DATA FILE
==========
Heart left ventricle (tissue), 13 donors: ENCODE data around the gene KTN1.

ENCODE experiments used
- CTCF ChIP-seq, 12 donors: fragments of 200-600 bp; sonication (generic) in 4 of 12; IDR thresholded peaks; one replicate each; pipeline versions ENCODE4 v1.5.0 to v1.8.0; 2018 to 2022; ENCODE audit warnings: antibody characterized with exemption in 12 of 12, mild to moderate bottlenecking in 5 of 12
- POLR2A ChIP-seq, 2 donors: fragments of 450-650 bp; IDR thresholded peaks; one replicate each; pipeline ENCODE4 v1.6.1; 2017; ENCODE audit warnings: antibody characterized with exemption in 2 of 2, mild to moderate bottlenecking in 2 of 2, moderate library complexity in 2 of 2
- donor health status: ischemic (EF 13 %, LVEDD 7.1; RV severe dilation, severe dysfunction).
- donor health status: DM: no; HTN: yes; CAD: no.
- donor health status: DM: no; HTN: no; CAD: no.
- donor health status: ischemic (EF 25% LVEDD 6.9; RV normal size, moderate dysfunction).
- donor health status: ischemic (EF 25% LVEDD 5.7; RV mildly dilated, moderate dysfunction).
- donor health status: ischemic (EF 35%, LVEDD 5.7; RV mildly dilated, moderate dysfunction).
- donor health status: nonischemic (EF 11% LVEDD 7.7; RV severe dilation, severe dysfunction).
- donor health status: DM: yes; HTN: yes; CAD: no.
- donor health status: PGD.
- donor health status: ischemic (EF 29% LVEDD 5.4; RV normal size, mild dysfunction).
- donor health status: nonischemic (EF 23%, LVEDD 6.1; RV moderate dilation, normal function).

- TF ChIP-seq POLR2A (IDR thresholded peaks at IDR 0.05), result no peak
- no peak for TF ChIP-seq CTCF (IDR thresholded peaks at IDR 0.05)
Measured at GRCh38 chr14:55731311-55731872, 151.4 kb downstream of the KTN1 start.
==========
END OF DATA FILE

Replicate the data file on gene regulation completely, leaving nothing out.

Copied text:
Heart left ventricle (tissue), 13 donors: ENCODE data around the gene KTN1.

ENCODE experiments used
- CTCF ChIP-seq, 12 donors: fragments of 200-600 bp; sonication (generic) in 4 of 12; IDR thresholded peaks; one replicate each; pipeline versions ENCODE4 v1.5.0 to v1.8.0; 2018 to 2022; ENCODE audit warnings: antibody characterized with exemption in 12 of 12, mild to moderate bottlenecking in 5 of 12
- POLR2A ChIP-seq, 2 donors: fragments of 450-650 bp; IDR thresholded peaks; one replicate each; pipeline ENCODE4 v1.6.1; 2017; ENCODE audit warnings: antibody characterized with exemption in 2 of 2, mild to moderate bottlenecking in 2 of 2, moderate library complexity in 2 of 2
- donor health status: ischemic (EF 13 %, LVEDD 7.1; RV severe dilation, severe dysfunction).
- donor health status: DM: no; HTN: yes; CAD: no.
- donor health status: DM: no; HTN: no; CAD: no.
- donor health status: ischemic (EF 25% LVEDD 6.9; RV normal size, moderate dysfunction).
- donor health status: ischemic (EF 25% LVEDD 5.7; RV mildly dilated, moderate dysfunction).
- donor health status: ischemic (EF 35%, LVEDD 5.7; RV mildly dilated, moderate dysfunction).
- donor health status: nonischemic (EF 11% LVEDD 7.7; RV severe dilation, severe dysfunction).
- donor health status: DM: yes; HTN: yes; CAD: no.
- donor health status: PGD.
- donor health status: ischemic (EF 29% LVEDD 5.4; RV normal size, mild dysfunction).
- donor health status: nonischemic (EF 23%, LVEDD 6.1; RV moderate dilation, normal function).

- TF ChIP-seq POLR2A (IDR thresholded peaks at IDR 0.05), result no peak
- no peak for TF ChIP-seq CTCF (IDR thresholded peaks at IDR 0.05)
Measured at GRCh38 chr14:55731311-55731872, 151.4 kb downstream of the KTN1 start.